By Hillel Aron
By Joseph Tsidulko
By Patrick Range McDonald
By David Futch
By Hillel Aron
By Dennis Romero
By Jill Stewart
By Dennis Romero
From the outside, the corporate-esque building off Century City’s forever-under-construction stretch of Santa Monica Boulevard looked like it would house the sort of place happy-hour-loving, job-bitching nine-to-fivers would come to drown their sorrows — either that, or a Sizzler. But inside, the lights were low, candles flickered, and the music chica-brow-brow’d like a ’70s porno soundtrack. Blood-red plates and curving silverware were set on the dining room’s linen-covered tables. Beyond the bar, there was the bed: a queen-size bed, covered in a red damask duvet, red Egyptian cotton sheets and matching pillow shams in a private dining room called “the bedroom.” After all, this was Aphrodisiac, the newest “dinner in bed” restaurant to hit Los Angeles.
I hadn’t been in bed with my ex, well, since he became my ex — a long time ago. But I couldn’t go alone to a place called Aphrodisiac. And, sure, he had broken my heart, but we’d always gotten along like gasoline and matches, so I decided to ask him to join me, thinking maybe I’d secretly test the powers of gonad-pumping delicacies. At the same time, I wondered, would dinner in bed with my ex go on the long list of stupid things I’ve done?
If the name of the joint weren’t Aphrodisiac, I’d describe the environment as sensual and romantic. But a large neon sign in the restaurant brazenly announces the name, ruining the moment in the way that talking about sex too much before you do it does. It builds a certain level of expectation. It applies pressure.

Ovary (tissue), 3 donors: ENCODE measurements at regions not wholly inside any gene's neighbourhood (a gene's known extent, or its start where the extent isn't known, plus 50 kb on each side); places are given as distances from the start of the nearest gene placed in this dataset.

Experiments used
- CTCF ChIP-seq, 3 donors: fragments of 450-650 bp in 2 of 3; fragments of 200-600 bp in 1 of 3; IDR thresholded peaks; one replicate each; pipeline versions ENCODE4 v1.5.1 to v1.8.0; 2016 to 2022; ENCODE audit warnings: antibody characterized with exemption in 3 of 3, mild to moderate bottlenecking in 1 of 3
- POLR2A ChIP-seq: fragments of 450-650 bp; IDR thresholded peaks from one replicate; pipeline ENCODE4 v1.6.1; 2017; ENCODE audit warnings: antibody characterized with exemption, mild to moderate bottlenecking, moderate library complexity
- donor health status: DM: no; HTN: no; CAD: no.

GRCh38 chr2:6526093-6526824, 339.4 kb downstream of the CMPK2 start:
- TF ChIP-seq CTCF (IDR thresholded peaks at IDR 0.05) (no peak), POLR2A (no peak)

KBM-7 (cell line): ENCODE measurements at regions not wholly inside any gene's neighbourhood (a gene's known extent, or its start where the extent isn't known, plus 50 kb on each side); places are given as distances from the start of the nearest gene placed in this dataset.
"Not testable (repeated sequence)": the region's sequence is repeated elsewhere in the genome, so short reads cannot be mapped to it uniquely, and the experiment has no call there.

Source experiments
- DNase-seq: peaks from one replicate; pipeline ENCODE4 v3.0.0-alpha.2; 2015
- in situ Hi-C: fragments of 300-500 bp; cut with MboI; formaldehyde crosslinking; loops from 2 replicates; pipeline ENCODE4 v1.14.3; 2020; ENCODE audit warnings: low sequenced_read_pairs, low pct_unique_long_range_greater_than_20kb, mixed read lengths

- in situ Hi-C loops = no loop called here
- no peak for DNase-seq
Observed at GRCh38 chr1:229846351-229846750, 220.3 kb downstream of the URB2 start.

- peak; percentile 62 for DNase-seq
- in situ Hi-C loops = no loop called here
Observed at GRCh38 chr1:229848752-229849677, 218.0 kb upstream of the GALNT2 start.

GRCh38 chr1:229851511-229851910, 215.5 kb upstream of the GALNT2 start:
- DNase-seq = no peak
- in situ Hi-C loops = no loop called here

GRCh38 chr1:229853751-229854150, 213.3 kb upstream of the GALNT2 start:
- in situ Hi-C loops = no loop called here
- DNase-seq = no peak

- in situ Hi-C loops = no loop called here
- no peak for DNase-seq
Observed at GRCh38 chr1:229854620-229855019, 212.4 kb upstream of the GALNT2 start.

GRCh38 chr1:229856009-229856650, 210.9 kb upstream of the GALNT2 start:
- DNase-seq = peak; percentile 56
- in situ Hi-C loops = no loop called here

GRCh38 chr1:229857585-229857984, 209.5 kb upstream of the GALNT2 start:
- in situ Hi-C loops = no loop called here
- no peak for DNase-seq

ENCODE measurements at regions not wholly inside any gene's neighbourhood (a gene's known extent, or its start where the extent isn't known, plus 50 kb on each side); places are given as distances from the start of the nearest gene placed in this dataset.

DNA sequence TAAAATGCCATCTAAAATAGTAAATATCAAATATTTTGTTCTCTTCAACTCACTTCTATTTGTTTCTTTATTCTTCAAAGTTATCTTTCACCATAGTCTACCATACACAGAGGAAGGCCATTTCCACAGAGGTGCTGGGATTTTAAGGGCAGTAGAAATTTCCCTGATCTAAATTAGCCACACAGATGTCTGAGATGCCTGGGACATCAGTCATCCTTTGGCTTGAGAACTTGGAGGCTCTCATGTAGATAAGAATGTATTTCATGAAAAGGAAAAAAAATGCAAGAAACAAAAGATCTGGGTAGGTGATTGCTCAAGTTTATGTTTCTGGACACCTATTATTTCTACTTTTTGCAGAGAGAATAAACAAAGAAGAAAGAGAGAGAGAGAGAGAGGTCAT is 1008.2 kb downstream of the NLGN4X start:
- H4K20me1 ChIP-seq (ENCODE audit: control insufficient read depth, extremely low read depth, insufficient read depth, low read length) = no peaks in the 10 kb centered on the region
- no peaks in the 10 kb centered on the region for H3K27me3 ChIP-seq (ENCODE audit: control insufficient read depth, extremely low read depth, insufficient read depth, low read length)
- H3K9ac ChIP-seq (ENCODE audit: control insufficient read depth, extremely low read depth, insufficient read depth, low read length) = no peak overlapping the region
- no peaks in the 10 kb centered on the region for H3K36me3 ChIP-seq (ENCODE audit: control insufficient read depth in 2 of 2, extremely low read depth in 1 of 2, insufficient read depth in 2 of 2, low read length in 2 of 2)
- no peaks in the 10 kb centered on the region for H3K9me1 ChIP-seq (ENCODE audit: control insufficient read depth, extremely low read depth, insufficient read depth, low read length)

Now, I’ve publicly eaten dinner in bed before, at Miami’s succinctly named Bed, but that was a dining room full of great big beds with a club vibe, and I was with an eight-chick bachelorette party. Here at Aphrodisiac there is only one bed. And we had the room to ourselves. Several candles were melting on two nightstands when we walked in, and I noticed that should we tire of reclining — or if the mood went wrong — there was also a table. My ex said he felt like we’d entered a cross between a Crate & Barrel display window and a hotel room. There was an awkward moment when Diané (pronounced “Djan-nay”), our impeccable waiter, stood there in a very un-bellmanlike way while we hopped on the bed. Diané insisted on speaking French to us, despite our parlez un peu pleas.
“We should ask if we have the room for the evening, or if they charge by the hour,” said my ex when Diané left. He was always clever like that.
But before I could get too nostalgic, I noticed that the bedroom’s large glass French doors overlooked the bar, which meant its patrons could overlook us. (“Curtains are on the way,” management said. “We’re still working out the bugs.”) Then I spotted three cameras positioned over the bed and the hanging microphone. On the plasma-screen TV we could watch ourselves eating, and every so often the camera angle would shift. We were eating in a Kinsey experiment. The idea was to give each couple a CD of their special evening. We suspected it was to keep the hanky-panky to a minimum.
We took off our socks and shoes, and ate course after course of raw things, seared custardy foie gras and filet mignon, and drank wine chosen to match each plate. I’ll admit that once or twice during our three-hour dinner in bed, a thought of a past moment we’d shared flushed across my cheeks. I blamed the wine mostly, and the grand finale, a chocolate cake so stacked, dark and beautiful that if Sophia Loren were a cake, she’d be this one. After a while we forgot about the TV, the cameras and Diané, and settled into great conversation. And that’s all. I can only imagine how we looked from the bar through the glass windows — maybe a museum diorama titled “Ex-boyfriend, Ex-girlfriend, Indigenous to Hollywood, California.”